This attitude will save you the fate of many poker players who destroy their bankrolls chasing an elusive and meaningless goal. You don’t need to book a win tonight. You just need to make your best decisions time after time. That’s where the money is. Whether you win or lose for a particular session should not be important to you. In the long run, you will earn or lose money in accordance with the quality of your decisions. Nothing more, nothing less. And you are always exactly even when then next hand begins.
- It’s OK to lose back what you won.
There’s no disgrace in turning a big win into a loss. It’s no worse than quitting now and then coming back tomorrow to meet bad luck. If you’re in a good game where you believe you should earn money, then the main consequence of quitting is the same as it would be with any other job: You’ll get less work done. And that means you’ll make less money.
Poker’s all-time stupidest question is, “Why didn’t you quit when you were $600 ahead?” Does anyone ever ask that after you stay and win $3,000? Think about it. If you lose $300 for the night, your friends are likely to say, “You should have quit when you were winning $600.” Has any friend, in the entire history of the world, ever chided you after you won $3,000 with the words, “You should have quit when you were winning $600”? The fact is, you have no idea whether the next hour will bring you a win or a loss, so there’s no way to know – based on dollars won alone – when to quit.
- Manufactured streaks.
Don’t manufacture a win streak by quitting with small wins when the game is good and staying to recover when the game is bad. Lots of players brag about their win streaks. They’re just playing mental games that cause them to put in fewer hours and earn less money. It’s easy to put yourself on a win streak. Just quit every time you’re a little ahead. And when you’re behind, keep playing as long as you can, because there’s always a chance that you’ll book a win. Yep. That works. You’ll have longer streaks and a better win-loss record than I will. But you’ll have many small wins and notable big losses. And you’ll just cost yourself profit.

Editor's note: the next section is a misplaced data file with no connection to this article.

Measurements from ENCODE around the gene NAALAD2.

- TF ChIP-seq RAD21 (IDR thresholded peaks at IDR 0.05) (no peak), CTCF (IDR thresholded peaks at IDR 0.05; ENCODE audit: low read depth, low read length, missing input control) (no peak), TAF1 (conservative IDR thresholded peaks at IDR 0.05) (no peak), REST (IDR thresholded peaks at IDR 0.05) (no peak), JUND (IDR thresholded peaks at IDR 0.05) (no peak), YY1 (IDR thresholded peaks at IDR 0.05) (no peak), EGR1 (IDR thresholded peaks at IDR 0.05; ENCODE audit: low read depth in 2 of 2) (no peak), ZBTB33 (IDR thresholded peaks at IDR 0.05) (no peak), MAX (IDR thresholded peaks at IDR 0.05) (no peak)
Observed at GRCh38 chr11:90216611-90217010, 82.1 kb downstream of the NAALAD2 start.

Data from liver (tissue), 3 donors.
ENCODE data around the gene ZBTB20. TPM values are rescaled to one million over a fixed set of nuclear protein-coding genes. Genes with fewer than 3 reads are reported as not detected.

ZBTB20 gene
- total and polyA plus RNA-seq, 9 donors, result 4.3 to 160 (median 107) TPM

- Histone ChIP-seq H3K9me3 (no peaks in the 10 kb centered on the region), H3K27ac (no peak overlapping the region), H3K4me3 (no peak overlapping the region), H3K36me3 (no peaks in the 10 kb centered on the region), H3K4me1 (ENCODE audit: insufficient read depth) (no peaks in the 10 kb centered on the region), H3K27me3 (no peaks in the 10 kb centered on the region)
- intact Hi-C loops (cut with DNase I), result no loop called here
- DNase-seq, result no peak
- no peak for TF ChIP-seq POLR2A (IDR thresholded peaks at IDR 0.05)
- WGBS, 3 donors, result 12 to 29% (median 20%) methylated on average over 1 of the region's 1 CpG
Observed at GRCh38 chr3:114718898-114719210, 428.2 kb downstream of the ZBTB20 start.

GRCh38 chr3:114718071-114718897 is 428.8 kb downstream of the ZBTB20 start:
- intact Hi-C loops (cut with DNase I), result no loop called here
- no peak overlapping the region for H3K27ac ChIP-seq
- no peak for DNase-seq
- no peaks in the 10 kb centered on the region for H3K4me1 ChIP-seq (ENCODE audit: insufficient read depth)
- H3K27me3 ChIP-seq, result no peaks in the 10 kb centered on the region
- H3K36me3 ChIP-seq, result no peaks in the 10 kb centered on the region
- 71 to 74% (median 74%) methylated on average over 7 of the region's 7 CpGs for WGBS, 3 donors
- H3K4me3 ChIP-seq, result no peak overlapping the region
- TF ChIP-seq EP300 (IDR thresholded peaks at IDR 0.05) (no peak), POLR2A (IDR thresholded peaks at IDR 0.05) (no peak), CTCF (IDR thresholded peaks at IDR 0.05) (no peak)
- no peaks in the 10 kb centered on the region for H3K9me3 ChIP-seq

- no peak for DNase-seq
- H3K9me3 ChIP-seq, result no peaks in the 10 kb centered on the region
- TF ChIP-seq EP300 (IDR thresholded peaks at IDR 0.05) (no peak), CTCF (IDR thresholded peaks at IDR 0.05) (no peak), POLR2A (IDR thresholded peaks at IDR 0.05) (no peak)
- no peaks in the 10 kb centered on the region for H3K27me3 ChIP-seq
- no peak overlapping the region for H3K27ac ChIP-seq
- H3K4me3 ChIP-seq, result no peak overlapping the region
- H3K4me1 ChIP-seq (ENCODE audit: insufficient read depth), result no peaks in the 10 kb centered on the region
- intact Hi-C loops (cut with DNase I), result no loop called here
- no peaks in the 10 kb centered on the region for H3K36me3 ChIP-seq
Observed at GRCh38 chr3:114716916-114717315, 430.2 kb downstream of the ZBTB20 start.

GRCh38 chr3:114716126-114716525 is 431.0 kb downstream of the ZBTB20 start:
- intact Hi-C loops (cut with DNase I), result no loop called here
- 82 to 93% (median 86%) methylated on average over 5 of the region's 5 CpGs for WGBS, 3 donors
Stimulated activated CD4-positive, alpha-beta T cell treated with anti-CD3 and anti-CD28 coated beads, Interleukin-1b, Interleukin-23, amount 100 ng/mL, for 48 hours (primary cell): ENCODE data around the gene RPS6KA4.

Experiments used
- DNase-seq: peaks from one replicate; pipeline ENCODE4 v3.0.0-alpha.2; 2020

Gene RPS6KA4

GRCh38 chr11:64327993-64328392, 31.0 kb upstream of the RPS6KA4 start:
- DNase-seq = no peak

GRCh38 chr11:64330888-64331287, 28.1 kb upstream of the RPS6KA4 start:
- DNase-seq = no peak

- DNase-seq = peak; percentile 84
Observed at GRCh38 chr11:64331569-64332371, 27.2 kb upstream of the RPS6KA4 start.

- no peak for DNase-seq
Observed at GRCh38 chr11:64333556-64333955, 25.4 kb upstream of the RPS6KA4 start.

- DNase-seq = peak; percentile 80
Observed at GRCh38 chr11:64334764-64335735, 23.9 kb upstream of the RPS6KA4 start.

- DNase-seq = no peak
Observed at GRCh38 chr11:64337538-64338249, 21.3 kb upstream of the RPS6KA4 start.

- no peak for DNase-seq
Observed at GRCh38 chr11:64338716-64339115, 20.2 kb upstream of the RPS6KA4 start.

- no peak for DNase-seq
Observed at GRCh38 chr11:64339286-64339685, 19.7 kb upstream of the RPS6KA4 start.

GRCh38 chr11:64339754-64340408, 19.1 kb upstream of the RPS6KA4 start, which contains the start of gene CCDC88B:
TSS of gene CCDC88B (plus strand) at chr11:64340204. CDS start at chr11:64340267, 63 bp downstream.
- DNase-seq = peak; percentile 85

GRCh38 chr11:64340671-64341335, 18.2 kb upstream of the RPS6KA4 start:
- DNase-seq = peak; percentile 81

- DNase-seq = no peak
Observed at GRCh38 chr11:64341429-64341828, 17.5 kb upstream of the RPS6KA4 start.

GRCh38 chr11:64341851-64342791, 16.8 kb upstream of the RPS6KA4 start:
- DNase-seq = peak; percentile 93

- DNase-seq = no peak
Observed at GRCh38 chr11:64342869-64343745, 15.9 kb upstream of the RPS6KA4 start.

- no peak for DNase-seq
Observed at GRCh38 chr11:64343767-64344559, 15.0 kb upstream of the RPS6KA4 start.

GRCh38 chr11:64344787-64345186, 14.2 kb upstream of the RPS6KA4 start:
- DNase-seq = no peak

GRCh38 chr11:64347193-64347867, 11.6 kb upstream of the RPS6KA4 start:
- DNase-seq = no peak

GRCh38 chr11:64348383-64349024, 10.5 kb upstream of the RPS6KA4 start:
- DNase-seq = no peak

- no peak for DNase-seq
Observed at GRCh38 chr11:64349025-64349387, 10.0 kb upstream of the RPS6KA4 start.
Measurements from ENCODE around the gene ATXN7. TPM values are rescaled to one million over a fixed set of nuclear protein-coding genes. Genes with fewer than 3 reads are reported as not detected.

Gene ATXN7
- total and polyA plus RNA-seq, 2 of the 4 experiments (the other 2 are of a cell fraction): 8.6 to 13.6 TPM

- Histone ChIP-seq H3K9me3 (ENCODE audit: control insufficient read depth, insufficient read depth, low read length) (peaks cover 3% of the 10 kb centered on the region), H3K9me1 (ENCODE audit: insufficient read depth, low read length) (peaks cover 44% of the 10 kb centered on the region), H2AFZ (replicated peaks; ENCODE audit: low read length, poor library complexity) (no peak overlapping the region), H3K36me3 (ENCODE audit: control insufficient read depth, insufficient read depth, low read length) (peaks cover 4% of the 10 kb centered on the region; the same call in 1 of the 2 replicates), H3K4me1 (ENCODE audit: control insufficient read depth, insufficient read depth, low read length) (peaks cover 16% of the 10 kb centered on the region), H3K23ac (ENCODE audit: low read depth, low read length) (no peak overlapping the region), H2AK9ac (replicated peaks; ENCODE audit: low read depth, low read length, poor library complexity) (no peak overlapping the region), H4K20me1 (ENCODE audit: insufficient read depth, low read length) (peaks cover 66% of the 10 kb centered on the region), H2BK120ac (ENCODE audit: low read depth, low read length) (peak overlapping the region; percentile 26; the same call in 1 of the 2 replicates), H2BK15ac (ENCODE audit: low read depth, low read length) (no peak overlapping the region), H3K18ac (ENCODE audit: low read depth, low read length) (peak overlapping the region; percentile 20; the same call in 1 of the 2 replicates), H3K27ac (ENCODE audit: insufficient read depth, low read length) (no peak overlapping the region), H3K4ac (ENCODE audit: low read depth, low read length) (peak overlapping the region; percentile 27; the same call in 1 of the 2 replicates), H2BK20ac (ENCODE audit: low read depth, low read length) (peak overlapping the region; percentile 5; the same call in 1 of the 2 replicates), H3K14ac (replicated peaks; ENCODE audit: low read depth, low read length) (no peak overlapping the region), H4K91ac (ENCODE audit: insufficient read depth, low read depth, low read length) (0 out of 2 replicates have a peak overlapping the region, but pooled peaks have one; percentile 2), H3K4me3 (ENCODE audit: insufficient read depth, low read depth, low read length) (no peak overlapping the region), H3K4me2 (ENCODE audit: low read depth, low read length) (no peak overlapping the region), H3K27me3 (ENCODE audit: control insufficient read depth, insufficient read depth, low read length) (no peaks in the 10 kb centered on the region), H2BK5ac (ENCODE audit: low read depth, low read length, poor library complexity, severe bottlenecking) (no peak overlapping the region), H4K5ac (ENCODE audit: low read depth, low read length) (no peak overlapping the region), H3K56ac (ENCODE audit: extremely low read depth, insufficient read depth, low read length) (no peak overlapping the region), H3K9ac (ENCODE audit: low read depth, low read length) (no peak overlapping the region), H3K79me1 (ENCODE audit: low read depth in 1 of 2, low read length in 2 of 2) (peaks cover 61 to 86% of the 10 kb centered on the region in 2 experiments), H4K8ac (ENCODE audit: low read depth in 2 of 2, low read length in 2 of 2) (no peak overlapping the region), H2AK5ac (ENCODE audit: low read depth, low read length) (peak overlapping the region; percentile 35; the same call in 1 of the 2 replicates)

- How to move up.
When you’re successful and ready to promote yourself to a bigger game, you don’t need to play that game all the time. Stick with your previous limit and make occasional forays into the larger limit. Always watch both games, and be ready to jump from one to the other. The larger limit must be much better than the regular limit to justify playing it. This advice is particularly valid if your bankroll is limited.
Reasons to stay in a game: (1) Game is good; (2) Your image is good; (3) Your spirits are good; (4) There is laughter; (5) You are alert.
That laughter part is important. I always tend to stay in a game where people are having a good time. This generally indicates that they are playing poker for fun and not for profit, and I encourage this attitude in my opponents. Silence is a bad sign. It means your opponents may be serious about the game and making carefully considered decisions. There’s usually less profit in such games, and that’s why “silence” makes the list below.
Reasons to leave a game: (1) Game is bad; (2) Your image is bad; (3) You’ve been losing, inspiring opponents; (4) Silence; (5) Your foes play selectively, but aggressively; (6) Game is too loose for your bankroll (loose games are generally more profitable, but require larger bankrolls, due to increased fluctuations of outcomes); (7) You can’t actually spot mistakes opponents are making; (8) You’re worried about cheating (this will eat up mental energy, even if it’s false); (9) You feel “glued to your seat.”
Notice that I said you can quit because you’re losing. This is not superstition. When opponents see you lose, they play better against you, believing that you’re vulnerable. When you’re winning and your image is dominating, you’re a force to be reckoned with and opponents are often intimidated, predictable, and easy to beat. They’ll call more with weak hands because they are numb, frustrated, or amazed. And they’ll raise less when they have an advantage because they are less confident. So, you should be less willing to quit early when you’re winning.
Also notice that I warned against foes who are selective about the hands they play, but aggressive when they do enter a pot. These – as a group – are your least profitable foes.
You need to be able to identify mistakes opponents make. If you can’t spot opponents making choices that you know are unprofitable and that you wouldn’t make yourself, there is probably little profit to be made in the game. So, consider quitting.
- Caro’s Threshold of Misery.
The main rule of quitting: Never cross “Caro’s Threshold of Misery.” I have defined a point that your losses are so large that your agony is already maximized. Beyond that, additional losses don’t register, and they feel no worse. Then you will have a hard time making meaningful decisions. Quit before you get anywhere near this threshold. – MC